Do valence electrons determine electrical conductivity?

In summary, the research on whether valence electrons affect electrical conductivity is inconclusive with some sources stating that a lower amount of valence electrons leads to higher conductivity and others saying the opposite. Factors such as energy needed to move valence electrons and crystal structure also play a role, with FCC structures being better conductors. The best conductors have 1 valence electron, which has a smaller ionisation energy and can transfer energy more effectively. However, semiconductor metals with a higher number of valence electrons can also conduct electricity but are less efficient. When heated or doped with other elements, semiconductors can become highly efficient conductors.
  • #1
milkism
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TL;DR Summary
Does lower valence electrons lead to higher electrical conductivity?
I have trouble researching whether valence-electrons take part in electrical conductivity. Some sources say that a lower amount of valence electrons lead to an higher electrical conductivity, whilst others say the opposite. And each have their different reasons, for example, lower valence electrons lead to higher electrical conductivity, because less energy is needed to move the valence electrons.

I personally think in generally how less the amount of valence electrons how greater the electrical conductivity, because the best conductors have 1 valence electron. Because it has smaller ionisation energy, which gives up electrons easier. But it's a combination of different factors like the crystal structures, with FCC structures being better in electrical conductivity.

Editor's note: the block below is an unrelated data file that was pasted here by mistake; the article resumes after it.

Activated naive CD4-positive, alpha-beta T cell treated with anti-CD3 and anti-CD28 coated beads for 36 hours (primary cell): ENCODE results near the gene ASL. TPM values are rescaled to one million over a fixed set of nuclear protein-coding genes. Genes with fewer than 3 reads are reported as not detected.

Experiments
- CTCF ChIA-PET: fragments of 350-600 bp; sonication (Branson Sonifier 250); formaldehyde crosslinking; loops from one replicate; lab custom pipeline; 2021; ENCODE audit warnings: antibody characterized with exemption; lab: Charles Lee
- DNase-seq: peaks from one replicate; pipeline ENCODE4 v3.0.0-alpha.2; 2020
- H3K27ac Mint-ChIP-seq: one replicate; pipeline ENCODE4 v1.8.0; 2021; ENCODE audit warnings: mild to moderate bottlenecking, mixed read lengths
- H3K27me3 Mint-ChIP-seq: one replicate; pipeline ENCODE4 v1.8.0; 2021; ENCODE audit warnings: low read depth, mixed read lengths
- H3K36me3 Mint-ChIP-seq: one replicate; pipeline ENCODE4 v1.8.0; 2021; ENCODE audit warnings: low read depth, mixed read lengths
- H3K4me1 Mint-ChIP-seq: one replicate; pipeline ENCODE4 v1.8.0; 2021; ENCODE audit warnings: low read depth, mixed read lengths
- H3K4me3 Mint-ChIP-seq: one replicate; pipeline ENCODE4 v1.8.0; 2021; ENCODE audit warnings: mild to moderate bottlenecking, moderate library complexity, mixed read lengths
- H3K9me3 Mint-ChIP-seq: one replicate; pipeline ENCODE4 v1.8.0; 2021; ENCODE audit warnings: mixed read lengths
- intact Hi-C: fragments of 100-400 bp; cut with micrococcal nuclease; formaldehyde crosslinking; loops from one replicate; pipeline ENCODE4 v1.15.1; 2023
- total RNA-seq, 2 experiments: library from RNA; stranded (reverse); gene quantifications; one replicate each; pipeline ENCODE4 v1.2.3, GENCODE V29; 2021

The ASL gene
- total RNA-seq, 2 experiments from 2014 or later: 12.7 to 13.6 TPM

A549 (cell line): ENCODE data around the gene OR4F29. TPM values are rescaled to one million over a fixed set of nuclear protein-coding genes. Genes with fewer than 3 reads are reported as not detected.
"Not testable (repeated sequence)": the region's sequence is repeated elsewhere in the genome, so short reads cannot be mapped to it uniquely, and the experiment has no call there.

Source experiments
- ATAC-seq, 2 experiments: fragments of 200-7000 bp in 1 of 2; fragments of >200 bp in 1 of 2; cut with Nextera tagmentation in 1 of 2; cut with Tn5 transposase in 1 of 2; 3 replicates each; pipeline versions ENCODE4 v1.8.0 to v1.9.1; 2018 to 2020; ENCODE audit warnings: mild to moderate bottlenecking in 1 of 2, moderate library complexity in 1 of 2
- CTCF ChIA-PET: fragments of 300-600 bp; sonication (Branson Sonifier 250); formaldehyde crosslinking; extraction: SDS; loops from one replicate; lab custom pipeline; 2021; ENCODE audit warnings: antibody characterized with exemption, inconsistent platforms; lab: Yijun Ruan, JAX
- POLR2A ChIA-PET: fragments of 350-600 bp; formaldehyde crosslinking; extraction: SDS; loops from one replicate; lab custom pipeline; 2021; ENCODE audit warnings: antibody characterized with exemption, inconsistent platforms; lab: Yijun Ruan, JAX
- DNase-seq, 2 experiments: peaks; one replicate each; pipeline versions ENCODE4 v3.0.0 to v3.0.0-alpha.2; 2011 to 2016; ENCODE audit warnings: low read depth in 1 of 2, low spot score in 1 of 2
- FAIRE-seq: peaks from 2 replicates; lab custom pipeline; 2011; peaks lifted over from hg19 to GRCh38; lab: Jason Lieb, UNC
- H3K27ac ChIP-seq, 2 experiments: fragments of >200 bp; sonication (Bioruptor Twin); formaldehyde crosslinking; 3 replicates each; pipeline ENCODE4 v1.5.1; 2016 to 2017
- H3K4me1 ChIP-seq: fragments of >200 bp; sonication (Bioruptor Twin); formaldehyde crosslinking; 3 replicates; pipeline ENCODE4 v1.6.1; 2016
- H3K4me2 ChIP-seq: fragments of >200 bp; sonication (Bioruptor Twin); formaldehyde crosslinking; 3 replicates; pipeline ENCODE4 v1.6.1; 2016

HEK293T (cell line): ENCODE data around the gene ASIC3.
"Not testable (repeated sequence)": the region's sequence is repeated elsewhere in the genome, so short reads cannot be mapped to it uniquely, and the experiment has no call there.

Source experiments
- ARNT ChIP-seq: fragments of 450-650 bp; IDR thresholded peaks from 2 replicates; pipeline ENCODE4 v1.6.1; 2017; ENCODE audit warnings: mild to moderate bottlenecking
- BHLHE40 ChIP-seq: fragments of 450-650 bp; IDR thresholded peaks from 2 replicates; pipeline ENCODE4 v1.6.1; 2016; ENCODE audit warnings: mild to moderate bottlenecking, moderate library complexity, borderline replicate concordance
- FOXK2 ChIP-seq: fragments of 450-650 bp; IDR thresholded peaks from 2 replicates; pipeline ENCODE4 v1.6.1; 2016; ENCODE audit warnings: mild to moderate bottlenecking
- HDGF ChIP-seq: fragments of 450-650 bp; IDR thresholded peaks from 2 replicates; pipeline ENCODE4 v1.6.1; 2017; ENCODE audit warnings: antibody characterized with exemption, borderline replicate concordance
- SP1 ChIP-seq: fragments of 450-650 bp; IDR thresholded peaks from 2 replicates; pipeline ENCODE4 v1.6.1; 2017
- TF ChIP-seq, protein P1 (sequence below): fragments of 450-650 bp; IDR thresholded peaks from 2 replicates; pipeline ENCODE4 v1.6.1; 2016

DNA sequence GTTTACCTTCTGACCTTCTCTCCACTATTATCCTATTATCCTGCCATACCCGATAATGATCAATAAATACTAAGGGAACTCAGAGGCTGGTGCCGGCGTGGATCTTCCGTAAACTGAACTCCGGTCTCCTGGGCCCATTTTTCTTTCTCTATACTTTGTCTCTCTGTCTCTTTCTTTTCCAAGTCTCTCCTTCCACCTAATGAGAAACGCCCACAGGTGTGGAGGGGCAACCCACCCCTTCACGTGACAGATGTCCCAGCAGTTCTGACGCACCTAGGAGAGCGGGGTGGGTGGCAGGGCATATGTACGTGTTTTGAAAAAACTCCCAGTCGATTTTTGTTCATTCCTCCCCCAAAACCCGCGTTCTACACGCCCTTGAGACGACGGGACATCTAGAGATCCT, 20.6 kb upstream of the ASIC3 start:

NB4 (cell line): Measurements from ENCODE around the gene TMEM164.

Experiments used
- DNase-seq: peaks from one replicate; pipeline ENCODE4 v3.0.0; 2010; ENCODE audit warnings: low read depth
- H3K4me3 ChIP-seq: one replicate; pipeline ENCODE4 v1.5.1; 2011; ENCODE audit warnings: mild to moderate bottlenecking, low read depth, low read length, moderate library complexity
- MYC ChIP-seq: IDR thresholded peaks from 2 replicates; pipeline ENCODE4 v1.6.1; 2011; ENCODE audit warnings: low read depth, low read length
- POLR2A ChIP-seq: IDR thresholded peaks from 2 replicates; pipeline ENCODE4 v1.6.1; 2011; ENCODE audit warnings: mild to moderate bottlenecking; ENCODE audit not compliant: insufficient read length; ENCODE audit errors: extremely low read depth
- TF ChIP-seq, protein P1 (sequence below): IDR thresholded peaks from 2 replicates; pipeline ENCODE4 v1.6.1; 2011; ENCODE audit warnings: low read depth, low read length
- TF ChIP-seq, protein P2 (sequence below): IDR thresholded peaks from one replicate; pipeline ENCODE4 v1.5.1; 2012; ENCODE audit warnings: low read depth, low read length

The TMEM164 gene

Beryllium has two valence electrons, but it's not a better conductor than aluminium, which has three, because the crystal structure of beryllium is HCP, where aluminium's FCC. So the combination of valence-electrons and crystal structure makes aluminium a better conductor.

I would like to know if there's actually a relation between valence-electrons and electrical conductivity, and what the correct relation is.
 
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  • #2
milkism said:
TL;DR Summary: Does lower valence electrons lead to higher electrical conductivity?

I have trouble researching whether valence-electrons take part in electrical conductivity. Some sources say that a lower amount of valence electrons lead to an higher electrical conductivity, whilst others say the opposite. And each have their different reasons, for example, lower valence electrons lead to higher electrical conductivity, because less energy is needed to move the valence electrons.

I personally think in generally how less the amount of valence electrons how greater the electrical conductivity, because the best conductors have 1 valence electron. Because it has smaller ionisation energy, which gives up electrons easier. But it's a combination of different factors like the crystal structures, with FCC structures being better in electrical conductivity.
Beryllium has two valence electrons, but it's not a better conductor than aluminium, which has three, because the crystal structure of beryllium is HCP, where aluminium's FCC. So the combination of valence-electrons and crystal structure makes aluminium a better conductor.